The Lost Princess

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The Lost Princess
AuthorGeorge MacDonald
Original titleThe Wise Woman: A Parable
CountryUnited Kingdom
GenreChildren's Fantasy novel
PublisherStrahan & Co
Publication date
Media typePrint

The Lost Princess: A Double Story, first published in 1875 as The Wise Woman: A Parable, is a fairy tale novel by George MacDonald.

The story describes how a woman of mysterious powers pays visits to two very different young girls: one a princess, the other a shepherd’s daughter. It has been regarded as ahead of its time in its approach to parenting.[1]


Born on the same day, Princess Rosamond, born in the lap of luxury, and Agnes, the daughter of common shepherds, are both equally spoiled by their parents. Both girls soon grow into self-centered tyrants who make their parents miserable. A mysterious Wise Woman comes to the royal palace and steals Rosamond, bringing her to her secret cottage deep in the forest, where Rosamond, for the first time in her life, is required to work in order to eat. Gradually Rosamond learns to obey the Wise Woman, albeit grudgingly. Through a combination of magic, discipline, and kindness, Rosamond comes to feel ashamed of her naughty behavior. One day when the Wise Woman leaves her alone, Rosamond discovers a magical hidden portrait gallery. Stepping through one of the paintings, she finds herself on a hillside in the country near Agnes's home.

Meanwhile the Wise Woman steals Agnes from the shepherd's croft. Agnes is far more intractable than Rosamond: while outwardly obedient and less greedy than Rosamond, she is morally reprehensible, being thoroughly conceited and self-centered. Agnes, too, discovers the portrait gallery, where she is intrigued by an image of the royal palace. She steps through the painting and makes her way to the palace, where the King and Queen are still seeking their lost princess. The King and Queen put her to work in the kitchens. Agnes attempts to curry favor by hinting that she knows where the lost princess is. Eventually word of this reaches the King and Queen, who call to have Agnes's parents brought to the palace and put to torture until they reveal what has become of Rosamond.

Agnes's parents rescue Rosamond and keep her in place of their lost daughter. At first Rosamond genuinely attempts to be good, but she slowly slips back into her old bad habits until she is asked to leave. Rosamond decides to make her way back to the palace to reunite with her parents, but becomes lost in the woods and is rescued by the Wise Woman. Rosamond now truly wishes to be a better person and asks for the Wise Woman's help. The Wise Woman subjects Rosamond to a series of magical trials, all of which she fails; however, the Wise Woman is encouraged to see that the princess tries all the harder with every new attempt. Finally the Wise Woman allows her to go home through the magical painting.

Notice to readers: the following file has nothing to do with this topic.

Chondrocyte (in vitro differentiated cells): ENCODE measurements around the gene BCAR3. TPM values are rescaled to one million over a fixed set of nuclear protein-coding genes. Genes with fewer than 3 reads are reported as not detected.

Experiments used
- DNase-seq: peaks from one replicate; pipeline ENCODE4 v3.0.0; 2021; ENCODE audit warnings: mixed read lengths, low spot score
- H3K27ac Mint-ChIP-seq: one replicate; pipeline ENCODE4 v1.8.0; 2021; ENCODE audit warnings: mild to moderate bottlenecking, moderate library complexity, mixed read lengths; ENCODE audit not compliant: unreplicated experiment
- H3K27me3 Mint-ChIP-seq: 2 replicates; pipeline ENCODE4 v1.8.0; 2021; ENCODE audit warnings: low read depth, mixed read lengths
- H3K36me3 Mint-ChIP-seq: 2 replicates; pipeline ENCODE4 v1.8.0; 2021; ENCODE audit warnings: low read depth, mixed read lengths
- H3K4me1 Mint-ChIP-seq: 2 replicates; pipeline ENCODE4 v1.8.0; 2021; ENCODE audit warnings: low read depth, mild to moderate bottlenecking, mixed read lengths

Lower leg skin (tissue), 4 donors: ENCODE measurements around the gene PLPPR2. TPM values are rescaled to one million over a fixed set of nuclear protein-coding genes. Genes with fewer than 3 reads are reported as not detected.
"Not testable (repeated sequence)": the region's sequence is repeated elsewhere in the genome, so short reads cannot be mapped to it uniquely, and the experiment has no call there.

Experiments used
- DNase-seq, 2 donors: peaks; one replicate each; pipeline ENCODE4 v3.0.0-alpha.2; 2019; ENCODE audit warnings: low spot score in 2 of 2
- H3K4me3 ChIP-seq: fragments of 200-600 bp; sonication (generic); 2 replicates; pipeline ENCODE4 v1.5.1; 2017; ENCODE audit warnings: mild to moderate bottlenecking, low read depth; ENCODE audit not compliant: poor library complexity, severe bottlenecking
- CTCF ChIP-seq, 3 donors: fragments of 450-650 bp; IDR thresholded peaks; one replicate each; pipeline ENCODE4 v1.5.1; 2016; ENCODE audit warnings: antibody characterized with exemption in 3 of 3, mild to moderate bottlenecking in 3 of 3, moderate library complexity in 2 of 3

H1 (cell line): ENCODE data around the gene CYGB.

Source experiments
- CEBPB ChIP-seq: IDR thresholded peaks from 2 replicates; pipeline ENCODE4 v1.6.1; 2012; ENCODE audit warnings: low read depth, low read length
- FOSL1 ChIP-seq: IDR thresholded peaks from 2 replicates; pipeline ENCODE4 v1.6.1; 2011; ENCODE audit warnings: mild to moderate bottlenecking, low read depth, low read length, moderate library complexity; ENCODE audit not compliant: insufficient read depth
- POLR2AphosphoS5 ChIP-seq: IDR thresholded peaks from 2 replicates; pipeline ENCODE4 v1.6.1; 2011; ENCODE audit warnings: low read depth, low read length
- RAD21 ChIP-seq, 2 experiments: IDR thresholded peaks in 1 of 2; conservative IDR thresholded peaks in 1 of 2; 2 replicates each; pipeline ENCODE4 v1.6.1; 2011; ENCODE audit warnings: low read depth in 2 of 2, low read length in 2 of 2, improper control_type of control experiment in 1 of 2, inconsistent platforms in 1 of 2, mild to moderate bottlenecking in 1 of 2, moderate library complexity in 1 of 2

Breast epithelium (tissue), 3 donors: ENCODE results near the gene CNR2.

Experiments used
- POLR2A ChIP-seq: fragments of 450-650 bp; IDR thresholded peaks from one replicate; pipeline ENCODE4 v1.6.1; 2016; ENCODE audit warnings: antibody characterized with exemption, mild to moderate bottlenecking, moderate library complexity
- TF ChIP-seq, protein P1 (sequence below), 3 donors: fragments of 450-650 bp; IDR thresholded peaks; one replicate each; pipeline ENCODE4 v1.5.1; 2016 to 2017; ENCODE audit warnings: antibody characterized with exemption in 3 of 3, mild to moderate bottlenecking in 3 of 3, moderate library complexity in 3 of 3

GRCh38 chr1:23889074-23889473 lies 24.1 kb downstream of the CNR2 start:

Rosamond finds her way to the palace, where the shepherd, his wife, and Agnes now stand accused of stealing the lost princess. Rosamond rushes to speak in their defense, but she is so altered that her parents refuse to believe she is their daughter. The Wise Woman appears and accuses the King and Queen of being so superficial that they cannot recognize goodness when it is standing before them. She curses them to be blind until they change their ways. Rosamond volunteers to care for her parents as the Wise Woman cared for her until they are cured.

The Wise Woman returns Agnes to her parents. Because Agnes's parents made her what she is, she is now their punishment. The shepherd begs to be taken to the Wise Woman's house to learn how to be a better person and parent, and the Wise Woman agrees to take him away. Before leaving with the shepherd, the Wise Woman promises Rosamond that she will always be near if Rosamond needs her.

Film Adaptations[edit]

In 2011, The Lost Princess was adapted into a full-length feature film by an independent filmmaker.[2]


  1. ^ Lindskoog, Kathryn Anne; Plan for the Curing: George MacDonald and modern child-training methods, in Surprised by C.S. Lewis, George MacDonald & Dante, p82-88; Mercer University Press 2001 ISBN 978-0-86554-728-5
  2. ^ "The Lost Princess". 15 May 2012 – via

External links[edit]